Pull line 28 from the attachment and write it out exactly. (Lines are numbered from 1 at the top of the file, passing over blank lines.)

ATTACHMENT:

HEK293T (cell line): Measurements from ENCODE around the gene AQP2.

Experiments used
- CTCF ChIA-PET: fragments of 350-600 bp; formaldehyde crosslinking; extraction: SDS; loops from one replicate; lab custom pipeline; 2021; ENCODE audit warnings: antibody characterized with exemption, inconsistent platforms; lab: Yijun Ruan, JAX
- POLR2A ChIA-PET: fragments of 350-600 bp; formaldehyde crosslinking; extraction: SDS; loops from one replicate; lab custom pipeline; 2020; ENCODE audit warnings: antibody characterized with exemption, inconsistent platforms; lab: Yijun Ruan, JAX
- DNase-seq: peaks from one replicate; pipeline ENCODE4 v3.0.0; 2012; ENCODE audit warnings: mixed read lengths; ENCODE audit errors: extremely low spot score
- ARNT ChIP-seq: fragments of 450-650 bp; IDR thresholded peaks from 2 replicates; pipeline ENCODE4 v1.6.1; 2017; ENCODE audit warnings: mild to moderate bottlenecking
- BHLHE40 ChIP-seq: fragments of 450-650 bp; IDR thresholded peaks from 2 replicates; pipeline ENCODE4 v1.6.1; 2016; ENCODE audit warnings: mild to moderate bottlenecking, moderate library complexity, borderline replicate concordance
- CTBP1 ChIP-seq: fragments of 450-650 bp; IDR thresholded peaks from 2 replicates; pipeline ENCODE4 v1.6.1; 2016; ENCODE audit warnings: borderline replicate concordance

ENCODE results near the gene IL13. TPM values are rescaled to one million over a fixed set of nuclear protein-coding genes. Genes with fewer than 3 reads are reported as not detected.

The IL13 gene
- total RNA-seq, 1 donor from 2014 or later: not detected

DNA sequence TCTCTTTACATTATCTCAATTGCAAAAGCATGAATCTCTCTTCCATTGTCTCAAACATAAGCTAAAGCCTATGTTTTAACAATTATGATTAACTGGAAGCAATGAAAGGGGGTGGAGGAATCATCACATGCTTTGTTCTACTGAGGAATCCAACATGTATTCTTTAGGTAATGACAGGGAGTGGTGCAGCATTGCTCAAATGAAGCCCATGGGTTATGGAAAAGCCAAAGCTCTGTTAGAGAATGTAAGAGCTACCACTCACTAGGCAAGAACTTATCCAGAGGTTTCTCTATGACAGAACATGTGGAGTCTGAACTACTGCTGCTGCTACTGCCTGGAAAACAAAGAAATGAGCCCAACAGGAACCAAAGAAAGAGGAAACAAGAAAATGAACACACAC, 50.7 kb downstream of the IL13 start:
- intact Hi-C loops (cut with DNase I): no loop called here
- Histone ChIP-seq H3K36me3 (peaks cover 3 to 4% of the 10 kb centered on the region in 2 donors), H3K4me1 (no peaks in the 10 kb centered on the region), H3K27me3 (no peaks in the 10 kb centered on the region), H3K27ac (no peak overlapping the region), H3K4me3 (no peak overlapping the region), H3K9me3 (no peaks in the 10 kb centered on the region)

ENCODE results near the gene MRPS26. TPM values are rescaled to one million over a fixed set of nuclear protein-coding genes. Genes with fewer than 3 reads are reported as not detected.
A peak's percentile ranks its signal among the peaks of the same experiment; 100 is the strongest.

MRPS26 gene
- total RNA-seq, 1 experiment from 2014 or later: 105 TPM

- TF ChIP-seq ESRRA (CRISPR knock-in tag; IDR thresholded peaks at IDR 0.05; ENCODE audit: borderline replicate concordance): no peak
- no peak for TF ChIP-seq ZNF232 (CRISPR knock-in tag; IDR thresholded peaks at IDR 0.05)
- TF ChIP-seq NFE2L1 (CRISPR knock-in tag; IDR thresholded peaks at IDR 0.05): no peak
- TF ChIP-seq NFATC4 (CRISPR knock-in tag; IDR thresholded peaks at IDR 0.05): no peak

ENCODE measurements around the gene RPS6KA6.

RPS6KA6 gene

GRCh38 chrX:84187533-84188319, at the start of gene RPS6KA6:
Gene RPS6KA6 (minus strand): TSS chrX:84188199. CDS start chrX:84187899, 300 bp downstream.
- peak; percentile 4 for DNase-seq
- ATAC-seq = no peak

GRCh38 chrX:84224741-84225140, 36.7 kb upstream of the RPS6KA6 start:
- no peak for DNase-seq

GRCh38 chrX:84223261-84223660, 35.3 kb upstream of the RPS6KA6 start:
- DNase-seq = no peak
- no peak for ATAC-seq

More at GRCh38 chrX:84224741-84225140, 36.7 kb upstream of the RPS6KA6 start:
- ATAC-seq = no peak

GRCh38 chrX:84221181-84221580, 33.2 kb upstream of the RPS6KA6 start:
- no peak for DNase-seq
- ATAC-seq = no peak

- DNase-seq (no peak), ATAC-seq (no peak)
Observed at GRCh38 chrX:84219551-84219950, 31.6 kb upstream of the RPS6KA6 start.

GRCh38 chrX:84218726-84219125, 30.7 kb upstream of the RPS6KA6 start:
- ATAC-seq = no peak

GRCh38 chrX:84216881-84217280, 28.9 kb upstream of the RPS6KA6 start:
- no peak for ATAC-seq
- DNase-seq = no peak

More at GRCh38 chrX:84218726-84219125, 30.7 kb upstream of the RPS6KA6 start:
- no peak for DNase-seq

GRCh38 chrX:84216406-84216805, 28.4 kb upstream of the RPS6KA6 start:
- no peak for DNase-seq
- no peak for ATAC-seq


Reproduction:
- ATAC-seq = no peak